Why public housing is stigmatised and how we can fix it [The Conversation, 7 Aug] Public housing (sometimes called “Social housing”) is intensely stigmatised in Australia, with such housing estates often labelled “ghettos” and regarded as places of danger, drugs and vice. This can lead to discrimination against tenants. This article makes the point that stigma is the product of government policies, serving objectives like privatisation and redevelopment. The authors note that since the 1970s public housing has gone through a process of “residualisation” due to the declining number of dwellings and the tightening of eligibility criteria. They criticise the break-up and/or redevelopment of public housing estates, such as in Sydney’s Waterloo and Melbourne’s Carlton, on the basis that this masks government’s real economic and financial objectives – cannibalisation of a dwindling supply of public housing through redevelopment and privatisation – and obscures government’s culpability in not ensuring an adequate supply of social and affordable housing. The authors call for an end to the preferential treatment of home ownership, arguing that different tenures (including rental) should be treated equally through housing and tax policy.
Tenants’ Union of NSW submission to NSW Government Housing Strategy [Tenants Union NSW, 10 Aug] Renters comprise around a third of all NSW households, for many of whom rental comprises not just a transitional phase in their lives, but a long-term or permanent form of tenure. In the 5 years leading up to the 2016 Census, the proportion of households who rent increased from 30.1% to 31.8%, a trend that appears to be continuing. This submission from the NSW Tenants’ Union advances a number of specific recommendations designed to protect tenants, including safeguarding their stability and security of tenure (eg. by outlawing “no grounds” evictions), protecting tenants from discrimination (either in the tenancy application process or otherwise), ensuring an adequate supply of social and affordable rental housing, improving the energy efficiency of rental housing, providing reasonable autonomy for renters (eg. regarding the keeping of pets), involving and empowering renters in decisions affecting their accommodation and adequately resourcing advocacy, legal and other support for renters.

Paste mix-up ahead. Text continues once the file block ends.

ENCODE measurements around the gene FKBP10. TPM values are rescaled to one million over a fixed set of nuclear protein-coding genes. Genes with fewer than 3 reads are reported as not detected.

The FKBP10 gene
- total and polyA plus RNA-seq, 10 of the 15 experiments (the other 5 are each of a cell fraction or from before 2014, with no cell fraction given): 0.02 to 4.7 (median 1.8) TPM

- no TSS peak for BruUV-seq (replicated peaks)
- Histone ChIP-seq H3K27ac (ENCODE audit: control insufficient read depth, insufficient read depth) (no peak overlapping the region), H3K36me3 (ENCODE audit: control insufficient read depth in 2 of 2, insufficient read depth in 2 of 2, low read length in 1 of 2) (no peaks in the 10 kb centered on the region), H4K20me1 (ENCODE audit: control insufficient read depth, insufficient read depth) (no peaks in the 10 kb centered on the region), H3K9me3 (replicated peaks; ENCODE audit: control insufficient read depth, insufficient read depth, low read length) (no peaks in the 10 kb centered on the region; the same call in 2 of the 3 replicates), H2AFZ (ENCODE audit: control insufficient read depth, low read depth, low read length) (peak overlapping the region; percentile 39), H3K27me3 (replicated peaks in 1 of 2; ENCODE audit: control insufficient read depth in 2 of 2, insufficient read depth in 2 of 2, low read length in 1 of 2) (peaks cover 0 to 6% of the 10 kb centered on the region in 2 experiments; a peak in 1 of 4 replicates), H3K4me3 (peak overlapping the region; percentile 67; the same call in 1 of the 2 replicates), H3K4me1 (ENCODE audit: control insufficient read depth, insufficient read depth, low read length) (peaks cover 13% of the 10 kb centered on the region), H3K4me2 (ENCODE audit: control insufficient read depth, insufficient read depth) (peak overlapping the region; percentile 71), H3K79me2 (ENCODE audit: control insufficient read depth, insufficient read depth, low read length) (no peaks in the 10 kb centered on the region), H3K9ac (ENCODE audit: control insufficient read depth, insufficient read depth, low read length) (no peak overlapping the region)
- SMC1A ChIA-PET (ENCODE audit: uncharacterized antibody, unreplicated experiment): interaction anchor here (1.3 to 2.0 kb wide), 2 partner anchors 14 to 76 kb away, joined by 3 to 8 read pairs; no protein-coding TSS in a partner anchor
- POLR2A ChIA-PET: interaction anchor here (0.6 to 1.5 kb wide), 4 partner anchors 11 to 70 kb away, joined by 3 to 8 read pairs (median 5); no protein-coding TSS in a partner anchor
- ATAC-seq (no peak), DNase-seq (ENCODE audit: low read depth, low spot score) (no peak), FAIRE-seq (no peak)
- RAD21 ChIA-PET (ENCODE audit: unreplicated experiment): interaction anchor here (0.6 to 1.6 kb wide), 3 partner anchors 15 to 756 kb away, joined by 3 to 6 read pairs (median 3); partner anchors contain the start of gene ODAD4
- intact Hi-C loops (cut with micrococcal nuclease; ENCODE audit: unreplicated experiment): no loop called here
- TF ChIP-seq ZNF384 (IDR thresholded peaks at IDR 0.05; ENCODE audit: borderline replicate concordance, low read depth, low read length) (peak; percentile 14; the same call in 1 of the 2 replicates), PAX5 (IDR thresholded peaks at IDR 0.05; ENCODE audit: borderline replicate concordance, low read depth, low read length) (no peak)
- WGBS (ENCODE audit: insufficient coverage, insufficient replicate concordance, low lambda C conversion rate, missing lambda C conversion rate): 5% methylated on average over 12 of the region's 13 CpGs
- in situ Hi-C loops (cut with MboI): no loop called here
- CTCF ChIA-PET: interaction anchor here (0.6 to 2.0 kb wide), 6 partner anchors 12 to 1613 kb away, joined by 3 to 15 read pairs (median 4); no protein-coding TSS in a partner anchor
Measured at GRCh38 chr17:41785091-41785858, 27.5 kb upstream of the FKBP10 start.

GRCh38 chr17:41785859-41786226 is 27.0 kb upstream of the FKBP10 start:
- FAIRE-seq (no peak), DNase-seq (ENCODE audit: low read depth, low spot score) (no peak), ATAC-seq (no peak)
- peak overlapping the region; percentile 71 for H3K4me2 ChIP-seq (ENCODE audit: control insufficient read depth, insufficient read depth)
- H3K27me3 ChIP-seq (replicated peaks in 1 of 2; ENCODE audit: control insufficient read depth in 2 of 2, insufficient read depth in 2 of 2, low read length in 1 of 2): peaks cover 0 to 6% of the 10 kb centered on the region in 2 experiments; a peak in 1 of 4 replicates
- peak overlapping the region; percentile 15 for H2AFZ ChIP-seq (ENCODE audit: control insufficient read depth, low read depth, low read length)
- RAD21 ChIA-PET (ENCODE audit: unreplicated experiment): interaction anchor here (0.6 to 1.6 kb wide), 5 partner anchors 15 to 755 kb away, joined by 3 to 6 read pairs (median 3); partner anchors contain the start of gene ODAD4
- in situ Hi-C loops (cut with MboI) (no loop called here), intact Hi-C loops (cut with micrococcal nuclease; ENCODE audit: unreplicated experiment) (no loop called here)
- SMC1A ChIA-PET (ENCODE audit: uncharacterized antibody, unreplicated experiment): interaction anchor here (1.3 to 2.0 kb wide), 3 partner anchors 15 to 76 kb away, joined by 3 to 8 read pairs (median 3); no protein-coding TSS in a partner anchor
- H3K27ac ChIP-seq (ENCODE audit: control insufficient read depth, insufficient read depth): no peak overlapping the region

Fixing affordable housing in NSW and beyond [Industry Super Australia Report, 11 Aug] Industry Super Australia, in this paper prepared for the NSW Community Housing Industry Council, identifies key failures of existing approaches to government housing subsidies, and how they contribute to the widening of the housing gap. These include negative gearing and the 50% CGT discount, which mostly benefit high net-wealth older investors and don’t increase housing supply, and also monetary and prudential policy, which has fuelled a debt-driven growth model for decades. Supply-side policies are too fragmented and aren’t keeping pace with demand. Quoting a figure of $3.5 billion annually as the estimated cost of building enough social and affordable housing in NSW to meet the shortfall (316,700 units by 2036), they note this is only around half the annual spend of $7 billion by federal and state government on housing in NSW. Most of that $7 billion is currently targeted at mum and dad investors rather than the disadvantaged. The authors advocate for government subsidies to be better targeted towards greenfield developments undertaken mainly by large scale not-for-profit entities such as some Community Housing Providers. They examine four proposals for closing the housing gap, including two they consider highly promising – one an affordable housing tax credit model, and the other an independent but government funded entity that could invest in affordable housing developments guided by a concrete rate of return benchmark. They also call for a range of foundational “structural” reforms to macro and microeconomic policy to help improve market efficiency in Australian real estate.